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You probably remember doing the classic marshmallow and toothpick building challenge in middle school. You know the one, where the teacher passed out a bag of ‘mallows and box of toothpicks with the challenge of creating the tallest tower in one class period. I know it was one of my favorite end of the year activities in math class. But as a preschooler, I never did anything like this. I ate marshmallows, but that was about it. The thing is, this creative building challenge can be just as educational for preschoolers as it is for middle schoolers!
So my preschooler saw me setting this activity up and was chomping at the bit to get into it! We briefly talked about building tall towers and how sturdy bases are necessary for giving them their height, but he was more interested in learning those lesson in a hands-on way (which is perfect because hands-on learning is always more meaningful than a lecture. Preschoolers get that 🙂
We started by building simple shapes for the base- squares and triangles. (The added benefit of this challenge is the fine motor work preschoolers get from pinching those marshmallows and sticking toothpicks in them!)
After building a few shapes for the base, we moved onto connecting them to form a wider base (a building principle we learned while tower building is a wide base is a sturdy base).
Then we built up. This was waaayyyy cool for my preschooler! He went from making flat two dimensional shapes to combining them to form 3-d structures! At this point he stopped worrying about height and started paying attention to design. He was intrigued with how the shapes became something completely new when they connected together!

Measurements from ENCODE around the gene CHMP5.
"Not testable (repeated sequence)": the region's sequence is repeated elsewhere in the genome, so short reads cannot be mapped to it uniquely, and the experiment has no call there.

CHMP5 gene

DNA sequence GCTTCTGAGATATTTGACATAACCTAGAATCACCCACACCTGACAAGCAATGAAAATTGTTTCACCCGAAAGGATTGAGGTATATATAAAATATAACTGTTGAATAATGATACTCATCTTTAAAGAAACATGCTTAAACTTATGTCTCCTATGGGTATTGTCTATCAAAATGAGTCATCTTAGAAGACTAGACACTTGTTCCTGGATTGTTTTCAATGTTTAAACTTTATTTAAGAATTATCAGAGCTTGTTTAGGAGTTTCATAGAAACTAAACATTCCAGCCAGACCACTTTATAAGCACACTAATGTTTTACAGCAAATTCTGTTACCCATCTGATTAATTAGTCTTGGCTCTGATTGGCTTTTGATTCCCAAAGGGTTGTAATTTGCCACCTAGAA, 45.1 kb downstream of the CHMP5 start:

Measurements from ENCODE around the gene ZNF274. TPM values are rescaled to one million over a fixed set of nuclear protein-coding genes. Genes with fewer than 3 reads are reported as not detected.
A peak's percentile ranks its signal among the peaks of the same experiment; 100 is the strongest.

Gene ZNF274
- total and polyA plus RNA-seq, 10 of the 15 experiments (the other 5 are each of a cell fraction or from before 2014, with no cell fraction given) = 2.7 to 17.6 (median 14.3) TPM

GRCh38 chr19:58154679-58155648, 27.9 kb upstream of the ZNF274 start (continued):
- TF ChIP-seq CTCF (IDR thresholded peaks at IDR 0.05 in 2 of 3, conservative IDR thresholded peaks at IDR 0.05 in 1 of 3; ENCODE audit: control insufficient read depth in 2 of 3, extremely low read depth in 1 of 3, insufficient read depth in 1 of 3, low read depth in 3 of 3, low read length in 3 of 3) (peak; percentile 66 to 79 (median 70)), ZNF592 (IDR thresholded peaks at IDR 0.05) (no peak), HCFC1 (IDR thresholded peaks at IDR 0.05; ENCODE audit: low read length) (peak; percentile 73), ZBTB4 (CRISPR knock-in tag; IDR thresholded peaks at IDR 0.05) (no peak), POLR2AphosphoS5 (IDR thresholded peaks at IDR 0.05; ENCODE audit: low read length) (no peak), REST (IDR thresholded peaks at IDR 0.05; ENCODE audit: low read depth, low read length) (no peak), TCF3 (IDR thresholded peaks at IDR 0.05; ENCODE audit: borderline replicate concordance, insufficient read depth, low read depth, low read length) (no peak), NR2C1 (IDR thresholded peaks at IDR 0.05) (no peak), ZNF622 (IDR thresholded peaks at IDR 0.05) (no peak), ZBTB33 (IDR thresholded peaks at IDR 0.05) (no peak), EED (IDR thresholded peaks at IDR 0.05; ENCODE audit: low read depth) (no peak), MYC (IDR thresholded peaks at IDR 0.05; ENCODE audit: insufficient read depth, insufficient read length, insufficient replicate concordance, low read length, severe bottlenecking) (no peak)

The challenge evolved into more of an artistic expression than mathematical challenge. Which is beautiful, because engineering can also be appreciated as an art form with the right mindset! I fully embraced this new task of making art with the toothpicks and marshmallows, because I know it was just as educational for him as building a tall tower would have been.
In the end our structure never made it past the first floor, but we still enjoyed the opportunity to design and create geometric art. And since we only snacked on a few marshmallows during the building stage, we still have half a bag left to continue the challenge later this week 🙂 Maybe next time he’ll want to explore building for height a little bit more!
Try building marshmallow towers with your kids. Will they be more intrigued with artistic design or with the challenge of height?
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